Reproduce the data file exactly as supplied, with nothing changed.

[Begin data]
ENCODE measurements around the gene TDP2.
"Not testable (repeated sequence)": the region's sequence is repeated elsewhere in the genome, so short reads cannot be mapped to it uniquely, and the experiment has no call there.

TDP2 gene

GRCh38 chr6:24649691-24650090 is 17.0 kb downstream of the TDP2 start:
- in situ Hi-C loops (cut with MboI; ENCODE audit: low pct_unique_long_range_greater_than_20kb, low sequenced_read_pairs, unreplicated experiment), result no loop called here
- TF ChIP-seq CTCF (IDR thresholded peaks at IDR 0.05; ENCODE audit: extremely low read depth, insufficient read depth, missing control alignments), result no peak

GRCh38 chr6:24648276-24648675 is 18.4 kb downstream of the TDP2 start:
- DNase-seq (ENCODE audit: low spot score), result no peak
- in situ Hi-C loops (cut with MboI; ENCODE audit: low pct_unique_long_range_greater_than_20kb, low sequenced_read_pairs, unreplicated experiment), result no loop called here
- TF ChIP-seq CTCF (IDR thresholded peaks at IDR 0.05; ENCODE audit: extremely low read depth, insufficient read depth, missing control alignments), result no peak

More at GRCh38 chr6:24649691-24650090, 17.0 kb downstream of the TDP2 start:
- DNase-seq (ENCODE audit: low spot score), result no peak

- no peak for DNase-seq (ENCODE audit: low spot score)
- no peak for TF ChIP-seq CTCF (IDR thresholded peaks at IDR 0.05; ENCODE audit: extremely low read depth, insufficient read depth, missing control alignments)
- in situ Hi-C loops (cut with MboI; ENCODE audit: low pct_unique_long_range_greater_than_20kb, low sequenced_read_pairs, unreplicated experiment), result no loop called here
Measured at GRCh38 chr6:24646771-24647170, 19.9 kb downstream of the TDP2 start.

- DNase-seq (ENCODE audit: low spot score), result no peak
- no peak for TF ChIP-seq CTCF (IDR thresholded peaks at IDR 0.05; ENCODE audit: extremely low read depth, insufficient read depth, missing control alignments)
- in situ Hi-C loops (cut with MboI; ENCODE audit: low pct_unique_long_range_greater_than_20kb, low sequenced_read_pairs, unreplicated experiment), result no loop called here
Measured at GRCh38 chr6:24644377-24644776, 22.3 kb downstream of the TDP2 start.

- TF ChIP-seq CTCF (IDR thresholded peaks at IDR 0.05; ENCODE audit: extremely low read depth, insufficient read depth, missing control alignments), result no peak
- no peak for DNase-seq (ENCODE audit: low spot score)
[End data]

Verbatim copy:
ENCODE measurements around the gene TDP2.
"Not testable (repeated sequence)": the region's sequence is repeated elsewhere in the genome, so short reads cannot be mapped to it uniquely, and the experiment has no call there.

TDP2 gene

GRCh38 chr6:24649691-24650090 is 17.0 kb downstream of the TDP2 start:
- in situ Hi-C loops (cut with MboI; ENCODE audit: low pct_unique_long_range_greater_than_20kb, low sequenced_read_pairs, unreplicated experiment), result no loop called here
- TF ChIP-seq CTCF (IDR thresholded peaks at IDR 0.05; ENCODE audit: extremely low read depth, insufficient read depth, missing control alignments), result no peak

GRCh38 chr6:24648276-24648675 is 18.4 kb downstream of the TDP2 start:
- DNase-seq (ENCODE audit: low spot score), result no peak
- in situ Hi-C loops (cut with MboI; ENCODE audit: low pct_unique_long_range_greater_than_20kb, low sequenced_read_pairs, unreplicated experiment), result no loop called here
- TF ChIP-seq CTCF (IDR thresholded peaks at IDR 0.05; ENCODE audit: extremely low read depth, insufficient read depth, missing control alignments), result no peak

More at GRCh38 chr6:24649691-24650090, 17.0 kb downstream of the TDP2 start:
- DNase-seq (ENCODE audit: low spot score), result no peak

- no peak for DNase-seq (ENCODE audit: low spot score)
- no peak for TF ChIP-seq CTCF (IDR thresholded peaks at IDR 0.05; ENCODE audit: extremely low read depth, insufficient read depth, missing control alignments)
- in situ Hi-C loops (cut with MboI; ENCODE audit: low pct_unique_long_range_greater_than_20kb, low sequenced_read_pairs, unreplicated experiment), result no loop called here
Measured at GRCh38 chr6:24646771-24647170, 19.9 kb downstream of the TDP2 start.

- DNase-seq (ENCODE audit: low spot score), result no peak
- no peak for TF ChIP-seq CTCF (IDR thresholded peaks at IDR 0.05; ENCODE audit: extremely low read depth, insufficient read depth, missing control alignments)
- in situ Hi-C loops (cut with MboI; ENCODE audit: low pct_unique_long_range_greater_than_20kb, low sequenced_read_pairs, unreplicated experiment), result no loop called here
Measured at GRCh38 chr6:24644377-24644776, 22.3 kb downstream of the TDP2 start.

- TF ChIP-seq CTCF (IDR thresholded peaks at IDR 0.05; ENCODE audit: extremely low read depth, insufficient read depth, missing control alignments), result no peak
- no peak for DNase-seq (ENCODE audit: low spot score)